On October 14, 1947, Chuck Yeager became the first to break the sound barrier, a moment Hollywood recreated in the movie "The Right Stuff."
Yet, as CBS News correspondent Russ Mitchell reports, supersonic transport never proved practical for the masses.
The Concorde offered supersonic passenger service for the elite. But it succumbed to sky-high operating costs and a ban on supersonic flights over land. Sonic booms - those thunderous pressure waves created by supersonic flight - proved intolerable.
"Politicians particularly are very afraid of the impact of a sonic boom sweeping across their constituency," says Guy Norris, the editor of Aviation Week.
But now, four years after Concorde's final flight, there are plans for a new generation of supersonic aircraft.
"Literally in the last two or three years, the call for a supersonic business jet has gained some traction," Noris says.
The QSST - or Quiet Supersonic Transport by Supersonic Aerospace International - could ferry Fortune 500 executives between New York and L.A. in just two hours.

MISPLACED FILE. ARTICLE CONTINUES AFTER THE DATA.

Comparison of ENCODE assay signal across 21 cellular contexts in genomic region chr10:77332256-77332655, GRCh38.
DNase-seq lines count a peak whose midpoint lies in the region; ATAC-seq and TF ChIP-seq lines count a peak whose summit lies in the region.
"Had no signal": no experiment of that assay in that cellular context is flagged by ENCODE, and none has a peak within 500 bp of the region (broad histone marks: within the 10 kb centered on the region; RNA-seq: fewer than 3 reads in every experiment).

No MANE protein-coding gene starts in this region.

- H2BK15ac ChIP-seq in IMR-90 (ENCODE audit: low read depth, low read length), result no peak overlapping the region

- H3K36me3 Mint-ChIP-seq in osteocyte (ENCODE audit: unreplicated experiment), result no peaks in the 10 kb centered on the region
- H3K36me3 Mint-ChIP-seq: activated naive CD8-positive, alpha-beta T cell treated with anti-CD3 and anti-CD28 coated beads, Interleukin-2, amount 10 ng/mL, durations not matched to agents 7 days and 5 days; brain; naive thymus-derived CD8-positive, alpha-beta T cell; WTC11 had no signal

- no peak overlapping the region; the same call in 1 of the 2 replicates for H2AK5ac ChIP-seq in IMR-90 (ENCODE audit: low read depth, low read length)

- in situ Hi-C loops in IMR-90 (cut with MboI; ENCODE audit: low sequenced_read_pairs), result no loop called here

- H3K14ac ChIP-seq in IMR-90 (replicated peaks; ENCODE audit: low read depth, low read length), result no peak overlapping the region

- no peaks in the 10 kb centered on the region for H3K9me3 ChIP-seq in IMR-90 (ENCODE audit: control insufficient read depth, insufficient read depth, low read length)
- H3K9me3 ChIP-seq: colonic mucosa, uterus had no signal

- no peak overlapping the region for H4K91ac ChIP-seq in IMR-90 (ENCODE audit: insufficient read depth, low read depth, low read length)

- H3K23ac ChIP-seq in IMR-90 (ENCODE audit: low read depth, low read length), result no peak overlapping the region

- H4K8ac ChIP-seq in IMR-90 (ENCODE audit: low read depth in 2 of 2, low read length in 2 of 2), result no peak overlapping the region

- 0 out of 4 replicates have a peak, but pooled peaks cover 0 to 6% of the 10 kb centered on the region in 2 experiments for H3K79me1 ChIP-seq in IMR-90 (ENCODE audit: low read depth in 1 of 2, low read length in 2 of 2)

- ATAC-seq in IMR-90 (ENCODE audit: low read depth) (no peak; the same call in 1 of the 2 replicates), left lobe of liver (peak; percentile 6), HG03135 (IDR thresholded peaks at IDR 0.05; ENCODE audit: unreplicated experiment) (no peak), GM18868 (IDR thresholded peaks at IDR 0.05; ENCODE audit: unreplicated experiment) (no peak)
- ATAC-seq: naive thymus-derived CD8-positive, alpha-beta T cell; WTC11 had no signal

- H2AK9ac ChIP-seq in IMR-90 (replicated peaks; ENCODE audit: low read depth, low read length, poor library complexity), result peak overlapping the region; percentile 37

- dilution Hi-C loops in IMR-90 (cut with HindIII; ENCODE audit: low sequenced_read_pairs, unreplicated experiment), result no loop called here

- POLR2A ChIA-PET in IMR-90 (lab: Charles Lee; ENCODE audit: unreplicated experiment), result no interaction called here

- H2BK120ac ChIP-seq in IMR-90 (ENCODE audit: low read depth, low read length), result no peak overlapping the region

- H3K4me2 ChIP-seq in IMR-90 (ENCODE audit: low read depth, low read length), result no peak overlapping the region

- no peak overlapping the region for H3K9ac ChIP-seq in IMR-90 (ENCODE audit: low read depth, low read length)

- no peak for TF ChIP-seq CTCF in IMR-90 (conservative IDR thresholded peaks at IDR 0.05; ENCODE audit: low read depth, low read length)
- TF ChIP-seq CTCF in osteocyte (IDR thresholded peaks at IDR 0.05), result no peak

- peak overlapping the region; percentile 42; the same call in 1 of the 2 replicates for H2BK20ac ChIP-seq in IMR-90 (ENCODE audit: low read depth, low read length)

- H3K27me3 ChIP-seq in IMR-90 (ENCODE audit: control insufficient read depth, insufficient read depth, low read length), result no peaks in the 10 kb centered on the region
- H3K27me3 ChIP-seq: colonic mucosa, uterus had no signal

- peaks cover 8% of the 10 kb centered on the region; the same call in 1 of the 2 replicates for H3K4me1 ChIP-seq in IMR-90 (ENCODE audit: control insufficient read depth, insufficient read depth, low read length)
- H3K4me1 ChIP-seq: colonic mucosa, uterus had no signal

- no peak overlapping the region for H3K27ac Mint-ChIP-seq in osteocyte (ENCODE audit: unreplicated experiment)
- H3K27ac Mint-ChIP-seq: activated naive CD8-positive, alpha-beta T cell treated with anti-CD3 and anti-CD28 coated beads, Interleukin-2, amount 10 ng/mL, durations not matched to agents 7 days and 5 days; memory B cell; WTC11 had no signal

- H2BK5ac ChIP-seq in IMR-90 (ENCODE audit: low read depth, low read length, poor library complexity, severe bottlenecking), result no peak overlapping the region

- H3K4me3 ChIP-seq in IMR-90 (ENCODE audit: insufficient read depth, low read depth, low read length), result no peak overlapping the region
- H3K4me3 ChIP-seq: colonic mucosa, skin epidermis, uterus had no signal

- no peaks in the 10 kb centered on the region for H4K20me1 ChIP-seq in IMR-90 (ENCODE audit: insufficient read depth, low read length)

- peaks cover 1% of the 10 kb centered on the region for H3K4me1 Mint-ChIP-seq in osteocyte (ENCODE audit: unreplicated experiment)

"They are willing to pay any price, so looking ahead it's almost inconceivable that someone would not build a jet to cater to this crowd," says aviation industry analyst Richard Aboulafia.
Aerion Corporation claims their 12 seat design would have the same operating cost as conventional jets, but before these planes can fly popular routes engineers must silence sonic booms.
A possible solution is "Quiet Spike," a joint project between NASA and jet maker Gulfstream. A retractable spike attached to the nose of the plane pierces the pressure wave.
If supersonic business jets succeed, experts predict the return of commercial supersonic flight could follow sometime around 2030.
"There is still a need for speed," Norris says, "Not only for business travelers but down the road potentially for an airliner as well."
Analysts figure there's a market for 400 supersonic business jets at a cost of about $80 million a piece. That's the same cost as a commercial jet that seats 200 people.